The Department for Education (DfE) has released updated school-level data on the school performance tables website, which can be accessed here.
As part of this new release, the DfE has released MAT (multi-academy trust) results.
Below you will find our summary of the additional data on the performance of multi-academy trusts in England.
Official statistics: Multi-academy trust performance measures: England, 2018 to 2019
The DfE has published statistics on the performance at key stage 4 of state-funded mainstream schools in multi-academy trusts in England. These statistics are based on measures of progress for MATs with three or more academies that have been with the MAT for at least three full academic years and have results in the 2019 school performance tables. The report provides:
- measures of progress (Progress 8, EBacc entry and EBacc achievement)
- contextual information (including disadvantage and prior attainment)
- underlying data for the 2019 to 2020 academic year for mainstream academies and free schools, university technical colleges (UTCs) and studio schools
- The number of eligible MATs included in the key stage 4 measures has increased from 85 in 2018 to 102 in 2019. This is an increase from 494 to 581 schools, and from 69,169 to 87,346 pupils. This represents 16% of the state-funded mainstream key stage pupil cohort, 24% of all secondary academies and 36% of secondary academies that are part of a MAT.
- The national Progress 8 score for pupils in eligible MATs was -0.02, compared to 0.01 for all state-funded mainstream schools.
- In 2019, 31% of eligible MATs had progress scores above or well above the national average and 39% were below or well below the national average. The remaining 29% were not significantly different from the national average.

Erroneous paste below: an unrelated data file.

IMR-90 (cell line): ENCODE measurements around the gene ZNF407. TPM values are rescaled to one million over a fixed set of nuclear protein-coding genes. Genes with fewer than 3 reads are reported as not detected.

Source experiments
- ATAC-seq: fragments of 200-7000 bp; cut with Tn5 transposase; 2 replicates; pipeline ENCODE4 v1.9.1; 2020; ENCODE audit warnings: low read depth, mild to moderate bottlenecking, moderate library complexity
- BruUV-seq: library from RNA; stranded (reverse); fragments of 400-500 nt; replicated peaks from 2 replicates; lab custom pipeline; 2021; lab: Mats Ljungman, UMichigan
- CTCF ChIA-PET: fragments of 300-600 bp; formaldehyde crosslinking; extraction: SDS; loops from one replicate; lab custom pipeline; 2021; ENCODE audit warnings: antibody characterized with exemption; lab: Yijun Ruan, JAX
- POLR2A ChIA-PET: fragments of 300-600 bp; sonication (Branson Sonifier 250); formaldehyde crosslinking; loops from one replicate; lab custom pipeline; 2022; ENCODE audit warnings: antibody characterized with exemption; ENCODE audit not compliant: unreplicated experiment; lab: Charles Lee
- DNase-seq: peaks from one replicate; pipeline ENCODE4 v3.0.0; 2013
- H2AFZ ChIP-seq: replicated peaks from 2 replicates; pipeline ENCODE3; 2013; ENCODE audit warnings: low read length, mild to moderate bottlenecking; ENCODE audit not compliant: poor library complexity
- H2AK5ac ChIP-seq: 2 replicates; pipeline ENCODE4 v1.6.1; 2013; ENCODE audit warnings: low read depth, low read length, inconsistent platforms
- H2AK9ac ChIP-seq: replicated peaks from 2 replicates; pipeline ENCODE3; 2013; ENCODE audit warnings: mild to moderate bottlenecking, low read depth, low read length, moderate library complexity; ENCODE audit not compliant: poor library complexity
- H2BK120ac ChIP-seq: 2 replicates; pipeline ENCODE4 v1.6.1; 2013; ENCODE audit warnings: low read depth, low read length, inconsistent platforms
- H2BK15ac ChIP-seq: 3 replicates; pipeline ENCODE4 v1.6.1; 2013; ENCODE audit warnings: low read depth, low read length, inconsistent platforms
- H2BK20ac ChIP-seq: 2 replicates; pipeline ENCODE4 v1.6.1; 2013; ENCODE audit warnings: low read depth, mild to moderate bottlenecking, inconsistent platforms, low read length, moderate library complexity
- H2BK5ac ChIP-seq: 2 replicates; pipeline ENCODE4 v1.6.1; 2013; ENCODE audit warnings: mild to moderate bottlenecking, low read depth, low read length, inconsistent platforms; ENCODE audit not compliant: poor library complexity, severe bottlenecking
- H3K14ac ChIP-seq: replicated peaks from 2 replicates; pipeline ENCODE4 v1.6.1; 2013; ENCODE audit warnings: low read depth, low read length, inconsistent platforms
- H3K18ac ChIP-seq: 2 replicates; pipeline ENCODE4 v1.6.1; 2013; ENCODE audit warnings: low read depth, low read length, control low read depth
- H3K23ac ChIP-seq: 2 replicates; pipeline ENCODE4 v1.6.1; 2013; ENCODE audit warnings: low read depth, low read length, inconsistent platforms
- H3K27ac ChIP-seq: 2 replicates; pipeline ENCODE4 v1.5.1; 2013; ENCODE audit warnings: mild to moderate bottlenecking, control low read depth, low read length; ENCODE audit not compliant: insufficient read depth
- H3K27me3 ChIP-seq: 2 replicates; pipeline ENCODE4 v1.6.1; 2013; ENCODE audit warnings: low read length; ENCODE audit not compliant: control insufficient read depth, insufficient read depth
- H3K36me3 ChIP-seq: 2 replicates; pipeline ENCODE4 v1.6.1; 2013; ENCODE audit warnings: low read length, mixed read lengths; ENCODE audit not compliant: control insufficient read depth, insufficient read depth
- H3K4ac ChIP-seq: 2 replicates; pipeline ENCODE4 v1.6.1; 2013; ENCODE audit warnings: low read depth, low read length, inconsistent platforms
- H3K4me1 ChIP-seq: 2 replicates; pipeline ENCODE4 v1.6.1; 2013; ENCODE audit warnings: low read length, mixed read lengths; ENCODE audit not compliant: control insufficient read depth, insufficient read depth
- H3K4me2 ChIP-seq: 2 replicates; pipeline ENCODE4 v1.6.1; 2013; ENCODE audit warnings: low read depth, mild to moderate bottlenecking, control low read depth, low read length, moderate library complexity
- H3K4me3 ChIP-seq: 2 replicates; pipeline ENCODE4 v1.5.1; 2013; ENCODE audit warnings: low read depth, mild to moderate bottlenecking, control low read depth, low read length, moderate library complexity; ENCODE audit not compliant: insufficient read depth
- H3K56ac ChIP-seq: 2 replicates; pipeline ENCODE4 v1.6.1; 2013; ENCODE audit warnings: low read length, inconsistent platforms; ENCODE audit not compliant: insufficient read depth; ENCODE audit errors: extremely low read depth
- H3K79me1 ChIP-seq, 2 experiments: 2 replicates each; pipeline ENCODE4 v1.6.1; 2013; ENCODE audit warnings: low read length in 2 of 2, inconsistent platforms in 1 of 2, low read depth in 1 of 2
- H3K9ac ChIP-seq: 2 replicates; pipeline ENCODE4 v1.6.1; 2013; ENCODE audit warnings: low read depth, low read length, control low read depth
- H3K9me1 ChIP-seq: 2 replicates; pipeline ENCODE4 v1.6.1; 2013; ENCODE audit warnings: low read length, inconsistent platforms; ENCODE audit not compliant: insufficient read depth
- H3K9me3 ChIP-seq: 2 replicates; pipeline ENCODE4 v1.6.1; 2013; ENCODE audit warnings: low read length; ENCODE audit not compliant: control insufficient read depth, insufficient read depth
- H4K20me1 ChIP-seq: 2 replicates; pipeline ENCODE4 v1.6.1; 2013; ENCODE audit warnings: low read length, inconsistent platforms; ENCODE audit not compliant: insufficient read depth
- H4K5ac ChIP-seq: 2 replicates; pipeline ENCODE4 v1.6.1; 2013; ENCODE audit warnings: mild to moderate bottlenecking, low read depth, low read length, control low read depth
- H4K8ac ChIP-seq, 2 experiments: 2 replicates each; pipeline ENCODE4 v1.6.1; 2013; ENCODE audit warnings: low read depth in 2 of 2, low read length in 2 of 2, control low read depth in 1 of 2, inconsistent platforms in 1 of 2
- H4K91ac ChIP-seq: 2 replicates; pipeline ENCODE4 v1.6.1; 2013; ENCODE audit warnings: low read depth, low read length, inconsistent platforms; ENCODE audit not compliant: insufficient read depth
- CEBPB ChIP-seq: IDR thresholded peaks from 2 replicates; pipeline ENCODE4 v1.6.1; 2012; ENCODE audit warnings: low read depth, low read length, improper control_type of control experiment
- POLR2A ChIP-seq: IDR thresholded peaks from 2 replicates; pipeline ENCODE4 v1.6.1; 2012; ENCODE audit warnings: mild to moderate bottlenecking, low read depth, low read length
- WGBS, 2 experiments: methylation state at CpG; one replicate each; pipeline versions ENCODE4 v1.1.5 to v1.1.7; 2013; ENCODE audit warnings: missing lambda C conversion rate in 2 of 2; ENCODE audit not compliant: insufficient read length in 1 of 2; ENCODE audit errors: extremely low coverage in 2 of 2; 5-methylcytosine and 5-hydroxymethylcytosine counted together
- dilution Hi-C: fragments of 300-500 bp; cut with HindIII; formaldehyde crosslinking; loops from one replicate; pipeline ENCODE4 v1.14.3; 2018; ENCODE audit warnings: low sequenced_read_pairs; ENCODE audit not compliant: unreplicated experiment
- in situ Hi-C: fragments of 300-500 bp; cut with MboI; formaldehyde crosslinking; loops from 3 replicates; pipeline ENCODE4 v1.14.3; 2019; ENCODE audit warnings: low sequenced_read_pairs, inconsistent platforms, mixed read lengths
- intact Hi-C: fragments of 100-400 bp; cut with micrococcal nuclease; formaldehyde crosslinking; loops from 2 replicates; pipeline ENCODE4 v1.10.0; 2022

- The average Progress 8 score in sponsor led academies in MATs was below the national average for all mainstream schools, but above the national average for sponsor led academies. The average Progress 8 score in converter academies in MATs was below the national average for converter academies. The proportion of sponsor led and converter academies can partly explain the difference in Progress 8 between eligible MATs and the national average - in MATs, 59% of pupils included in Progress 8 were in sponsor led academies and 36% were in converter academies. In comparison, nationally 19% were in sponsor led academies and 52% were in converter academies.
- The gap between disadvantaged and non-disadvantaged pupils was smaller in eligible MATs for Progress 8 (0.48) than the national average (0.53), and disadvantaged pupils made more progress in MATs than nationally.
- Looking at Progress 8 scores, the difference between SEN pupils in eligible MATs and nationally was not statistically significant.
- The national EBacc entry rate for pupils in eligible MATs was 38%, compared to 41% for all state-funded mainstream schools.
- 57% of MATs have an EBacc entry rate below the national average.
- Disadvantaged and non-disadvantaged pupils in eligible MATs had lower EBacc entry rates than the national average for disadvantaged and non-disadvantaged pupils respectively.
- The national EBacc average point score for eligible MATs was 3.87 points, compared to 4.15 points for all state-funded mainstream schools.
- 70% of MATs have an EBacc average point score lower than the national average.
- In 2019 the percentage of pupils that were disadvantaged, have special educational needs (SEN) or have English as an additional language (EAL) were higher in eligible MATs than the national average.
- Analysis by characteristics shows disadvantaged, EAL and low prior attainment pupils in eligible MATs made more progress than their respective national average. EAL pupils also had a higher EBacc entry rate than the national average for EAL pupils, but a lower EBacc APS. Disadvantaged and SEN pupils had lower EBacc entry rates and APS than their respective national averages.
About the data
- This release provides national aggregate figures for MATs, which only cover the subset of academies and MATs included in the MAT measures. These statistics, therefore, cannot be interpreted as how academies or MATs are performing as a whole.
- The schools and MATs included change each year, meaning comparisons over time in attainment measures should be treated with caution.
- Progress measures are in-year relative measures which, in combination with the changing composition of MATs each year, means they should not be compared over time.
Read the full report here.
First published 29 January 2018